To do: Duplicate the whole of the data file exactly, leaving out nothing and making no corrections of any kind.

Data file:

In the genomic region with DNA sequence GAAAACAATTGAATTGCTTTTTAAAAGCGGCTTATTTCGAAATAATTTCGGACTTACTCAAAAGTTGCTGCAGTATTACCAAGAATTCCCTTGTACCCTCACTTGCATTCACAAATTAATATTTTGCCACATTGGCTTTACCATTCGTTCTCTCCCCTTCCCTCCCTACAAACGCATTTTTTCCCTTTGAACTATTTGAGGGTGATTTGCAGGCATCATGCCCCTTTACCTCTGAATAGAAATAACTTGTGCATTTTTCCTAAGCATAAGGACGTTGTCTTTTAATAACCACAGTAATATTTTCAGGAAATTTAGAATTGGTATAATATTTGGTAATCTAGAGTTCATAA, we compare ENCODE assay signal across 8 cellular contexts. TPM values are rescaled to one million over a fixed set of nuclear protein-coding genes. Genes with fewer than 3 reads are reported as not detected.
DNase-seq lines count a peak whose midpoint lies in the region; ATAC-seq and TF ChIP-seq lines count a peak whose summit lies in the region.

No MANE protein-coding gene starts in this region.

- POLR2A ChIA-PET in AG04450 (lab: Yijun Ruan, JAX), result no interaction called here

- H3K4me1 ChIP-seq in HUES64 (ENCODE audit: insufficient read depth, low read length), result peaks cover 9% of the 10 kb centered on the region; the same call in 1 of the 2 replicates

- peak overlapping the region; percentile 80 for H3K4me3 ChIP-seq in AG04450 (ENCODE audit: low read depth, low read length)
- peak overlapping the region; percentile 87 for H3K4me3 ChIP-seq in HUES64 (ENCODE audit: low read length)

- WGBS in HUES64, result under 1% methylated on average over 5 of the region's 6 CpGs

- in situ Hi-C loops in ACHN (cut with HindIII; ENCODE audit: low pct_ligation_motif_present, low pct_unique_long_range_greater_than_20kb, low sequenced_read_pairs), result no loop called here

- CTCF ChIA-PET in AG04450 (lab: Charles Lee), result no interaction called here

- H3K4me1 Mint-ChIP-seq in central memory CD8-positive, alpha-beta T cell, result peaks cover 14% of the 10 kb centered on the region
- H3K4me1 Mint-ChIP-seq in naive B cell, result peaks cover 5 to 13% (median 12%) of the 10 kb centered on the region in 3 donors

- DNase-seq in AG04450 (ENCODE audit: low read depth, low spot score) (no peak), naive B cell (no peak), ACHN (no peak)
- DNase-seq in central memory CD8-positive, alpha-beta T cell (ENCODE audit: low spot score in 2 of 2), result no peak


In the genomic region with DNA sequence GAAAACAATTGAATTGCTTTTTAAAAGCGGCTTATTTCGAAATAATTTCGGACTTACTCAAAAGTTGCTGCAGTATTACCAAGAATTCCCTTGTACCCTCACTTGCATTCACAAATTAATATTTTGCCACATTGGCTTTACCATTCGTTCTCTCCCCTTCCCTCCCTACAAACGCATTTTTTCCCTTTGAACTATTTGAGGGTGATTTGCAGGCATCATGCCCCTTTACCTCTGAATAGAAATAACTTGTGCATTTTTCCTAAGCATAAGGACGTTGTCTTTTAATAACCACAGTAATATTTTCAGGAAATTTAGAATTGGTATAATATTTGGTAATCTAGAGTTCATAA, we compare ENCODE assay signal across 8 cellular contexts. TPM values are rescaled to one million over a fixed set of nuclear protein-coding genes. Genes with fewer than 3 reads are reported as not detected.
DNase-seq lines count a peak whose midpoint lies in the region; ATAC-seq and TF ChIP-seq lines count a peak whose summit lies in the region.

No MANE protein-coding gene starts in this region.

- POLR2A ChIA-PET in AG04450 (lab: Yijun Ruan, JAX), result no interaction called here

- H3K4me1 ChIP-seq in HUES64 (ENCODE audit: insufficient read depth, low read length), result peaks cover 9% of the 10 kb centered on the region; the same call in 1 of the 2 replicates

- peak overlapping the region; percentile 80 for H3K4me3 ChIP-seq in AG04450 (ENCODE audit: low read depth, low read length)
- peak overlapping the region; percentile 87 for H3K4me3 ChIP-seq in HUES64 (ENCODE audit: low read length)

- WGBS in HUES64, result under 1% methylated on average over 5 of the region's 6 CpGs

- in situ Hi-C loops in ACHN (cut with HindIII; ENCODE audit: low pct_ligation_motif_present, low pct_unique_long_range_greater_than_20kb, low sequenced_read_pairs), result no loop called here

- CTCF ChIA-PET in AG04450 (lab: Charles Lee), result no interaction called here

- H3K4me1 Mint-ChIP-seq in central memory CD8-positive, alpha-beta T cell, result peaks cover 14% of the 10 kb centered on the region
- H3K4me1 Mint-ChIP-seq in naive B cell, result peaks cover 5 to 13% (median 12%) of the 10 kb centered on the region in 3 donors

- DNase-seq in AG04450 (ENCODE audit: low read depth, low spot score) (no peak), naive B cell (no peak), ACHN (no peak)
- DNase-seq in central memory CD8-positive, alpha-beta T cell (ENCODE audit: low spot score in 2 of 2), result no peak